How our top snooker player's career came together right on cue. By Richard Cooke.

Credit: Felix Clay

Taking his breaks: Neil Robertson, 32, snooker player

Neil Robertson is Australia’s most successful snooker player. He was crowned world snooker champion in 2010 and this season broke the record for the most century breaks. This month he competes for the 2014 World Snooker Championship at the Crucible, Sheffield.

Richard Cooke: You’re one of Australia’s most successful sportspeople, but we’re an outdoor sports nation and it looks like it will stay that way.

Neil Robertson: Yeah, it’s something I’ve always kind of accepted. Snooker’s always going to be on the backfoot in Australia in terms of boosting its popularity. I don’t really see it as a negative view towards Australia or anything like that – I just understand that the climate’s just completely different, and there aren’t that many facilities to play. There’s a lot of places where you can play pool and stuff like that, but it’s seen more as a social, fun kind of game rather than a lot of people taking it seriously. 

RC: In the transition between amateur and professional you almost ended up in the dole queue.

NR: I had no money at all, absolutely nothing, obviously no qualifications. It’s too hard to make a living playing snooker in Australia – you had to win the tournaments to really make any money out of it, so it was always very much like minimum wage kind of stuff anyway. So yeah, I just thought, ‘Well, is this it? Is this the way my future’s going to go?’ And I was in Centrelink, I was actually in the queue – and I was just looking at all these people, and, you know, there’s parents with two toddlers under their arms kicking and screaming, and you’ve obviously got people who aren’t in the best mental health throwing abuse at people behind the counter. And I just was looking around and thinking to myself, ‘Is this really my destiny? Is this really what I’m going to do?’ I couldn’t do it. I turned around and I left there and went home. 

RC: You turned pro very young. 

NR: Yeah. I turned professional when I was 16, which was way too early for me. I had to live in the UK, and that’s when I really struggled with homesickness and
I wasn’t too sure if I wanted to live there to play snooker. It was a real struggle. I didn’t know anyone, no family or anything like that. So yeah, it was a big struggle up until I was about 21, until I won the world under-21s. That was like my last go at it really, and I really dedicated myself to playing. 

RC: You’ve said that you think snooker may be the most difficult individual sport.

NR: Snooker’s not really the type of sport, especially when you’re low-ranked, where you can afford to have coaches and things like that on board. You’re all on your own. There’s no teammates who make the mistake, or to make it up if you’re playing a bad game. It’s all on yourself – every mistake you make is very crucial, and it’s all your own fault. You can play a great safety shot and your opponent could come to the table and pot an incredible long pot. So it’s very much different to something like tennis, where generally if you play better than your opponent at tennis, or if you are better than them, generally you win. Snooker’s a sport where you have to deal with a lot more different sorts of mental toughness, I suppose.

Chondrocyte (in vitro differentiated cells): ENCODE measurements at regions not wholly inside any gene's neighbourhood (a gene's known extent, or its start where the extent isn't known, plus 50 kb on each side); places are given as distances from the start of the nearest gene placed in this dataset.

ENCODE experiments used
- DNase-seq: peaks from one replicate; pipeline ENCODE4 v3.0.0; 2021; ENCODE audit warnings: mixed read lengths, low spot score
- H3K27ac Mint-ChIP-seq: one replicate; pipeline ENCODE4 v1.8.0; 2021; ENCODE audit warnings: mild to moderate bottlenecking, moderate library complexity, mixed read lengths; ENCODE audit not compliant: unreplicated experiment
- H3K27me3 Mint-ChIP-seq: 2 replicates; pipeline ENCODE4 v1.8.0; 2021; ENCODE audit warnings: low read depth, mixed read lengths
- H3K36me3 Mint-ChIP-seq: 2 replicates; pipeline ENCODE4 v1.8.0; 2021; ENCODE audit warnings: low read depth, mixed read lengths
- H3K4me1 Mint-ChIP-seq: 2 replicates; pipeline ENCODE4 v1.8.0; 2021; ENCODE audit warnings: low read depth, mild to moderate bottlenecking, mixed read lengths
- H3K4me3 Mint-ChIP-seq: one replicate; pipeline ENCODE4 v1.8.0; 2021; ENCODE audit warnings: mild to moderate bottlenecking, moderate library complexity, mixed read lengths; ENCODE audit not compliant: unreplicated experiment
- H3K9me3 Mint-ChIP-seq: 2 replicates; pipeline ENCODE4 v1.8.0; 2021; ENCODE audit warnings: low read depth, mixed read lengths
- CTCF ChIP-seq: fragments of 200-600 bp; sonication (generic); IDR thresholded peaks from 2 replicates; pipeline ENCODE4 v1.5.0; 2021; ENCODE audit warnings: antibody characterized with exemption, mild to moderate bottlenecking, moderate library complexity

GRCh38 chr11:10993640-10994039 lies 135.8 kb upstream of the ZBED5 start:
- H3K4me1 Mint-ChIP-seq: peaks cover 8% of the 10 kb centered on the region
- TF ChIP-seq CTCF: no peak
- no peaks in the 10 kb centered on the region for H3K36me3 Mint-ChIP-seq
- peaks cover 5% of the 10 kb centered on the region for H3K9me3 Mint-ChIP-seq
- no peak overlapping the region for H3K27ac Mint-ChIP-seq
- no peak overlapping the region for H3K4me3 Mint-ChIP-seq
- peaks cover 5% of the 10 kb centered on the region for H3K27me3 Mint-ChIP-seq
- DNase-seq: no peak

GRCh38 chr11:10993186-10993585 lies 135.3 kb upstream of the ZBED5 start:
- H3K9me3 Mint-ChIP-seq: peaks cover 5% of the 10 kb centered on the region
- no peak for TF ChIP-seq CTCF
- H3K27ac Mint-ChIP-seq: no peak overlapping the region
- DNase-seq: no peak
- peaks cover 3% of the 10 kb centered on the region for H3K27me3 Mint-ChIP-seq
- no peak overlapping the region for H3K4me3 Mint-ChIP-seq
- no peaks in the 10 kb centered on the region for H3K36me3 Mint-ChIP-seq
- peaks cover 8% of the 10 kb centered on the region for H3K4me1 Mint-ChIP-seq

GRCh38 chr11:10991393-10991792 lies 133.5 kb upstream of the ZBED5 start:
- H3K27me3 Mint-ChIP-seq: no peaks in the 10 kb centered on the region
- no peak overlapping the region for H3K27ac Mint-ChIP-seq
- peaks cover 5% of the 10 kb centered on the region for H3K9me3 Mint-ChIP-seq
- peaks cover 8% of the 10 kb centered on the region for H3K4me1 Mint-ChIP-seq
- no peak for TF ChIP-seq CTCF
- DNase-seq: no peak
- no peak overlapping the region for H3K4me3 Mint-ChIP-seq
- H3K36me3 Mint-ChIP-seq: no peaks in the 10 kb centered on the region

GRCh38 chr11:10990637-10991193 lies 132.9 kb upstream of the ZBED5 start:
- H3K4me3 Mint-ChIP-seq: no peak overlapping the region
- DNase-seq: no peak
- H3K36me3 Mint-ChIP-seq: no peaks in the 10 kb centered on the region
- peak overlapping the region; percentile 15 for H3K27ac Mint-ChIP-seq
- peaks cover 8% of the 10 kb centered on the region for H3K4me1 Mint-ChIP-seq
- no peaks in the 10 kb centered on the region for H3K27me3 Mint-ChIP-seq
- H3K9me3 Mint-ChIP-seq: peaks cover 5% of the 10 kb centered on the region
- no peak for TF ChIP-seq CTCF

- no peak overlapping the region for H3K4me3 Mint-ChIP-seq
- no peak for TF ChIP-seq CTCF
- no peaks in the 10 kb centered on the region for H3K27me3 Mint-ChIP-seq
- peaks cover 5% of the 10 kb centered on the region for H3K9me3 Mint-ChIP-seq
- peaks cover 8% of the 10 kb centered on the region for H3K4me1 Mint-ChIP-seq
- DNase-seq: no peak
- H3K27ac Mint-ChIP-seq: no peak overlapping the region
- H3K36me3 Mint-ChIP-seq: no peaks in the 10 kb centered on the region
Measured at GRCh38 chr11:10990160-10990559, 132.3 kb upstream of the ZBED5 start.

RC: Now you’re a more mature player, has your practice regimen changed?

NR: I’ve always been about the quality of the practice rather than the quantity. I think that a lot of players used to practise way too much. Some players would play five or six hours on their own, thinking that they had to do that, and the quality of the practice wasn’t that good. Myself, I’ve sort of built more around doing maybe three hours solo practice, but I play every shot as if I’d be playing it in a tournament.  There’s a lot of mental strain required to do that, but I think it holds me in really good stead. Not everyone’s capable of practising like that, at that kind of intensity of concentration. A lot of the time after practice I’ve got a pounding headache and just need to chill out and relax. 

RC: Your last world championship win coincided with a match-fixing scandal breaking. Did it overshadow it at all?

NR: No, not really. I mean, it’s very typical of, I guess, of the UK media to always look for the controversial story rather than a good story about someone winning. And a friend of mine who was in the media gave me a heads-up the night before the paper was out saying that this was going to be the – well, I think it was even a front-page story. It wasn’t a surprise to me, especially when all the guys in the media were asking me the questions and stuff. So I was well prepared for it and it didn’t really overshadow the result for me. I think especially the press in Australia was probably what I cared most about, and that was overwhelming.

This article was first published in the print edition of The Saturday Paper on April 26, 2014 as "Taking his breaks".

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Richard Cooke is a contributing editor to The Monthly, and the 2018 Mumbrella Publish Award Columnist of the Year.

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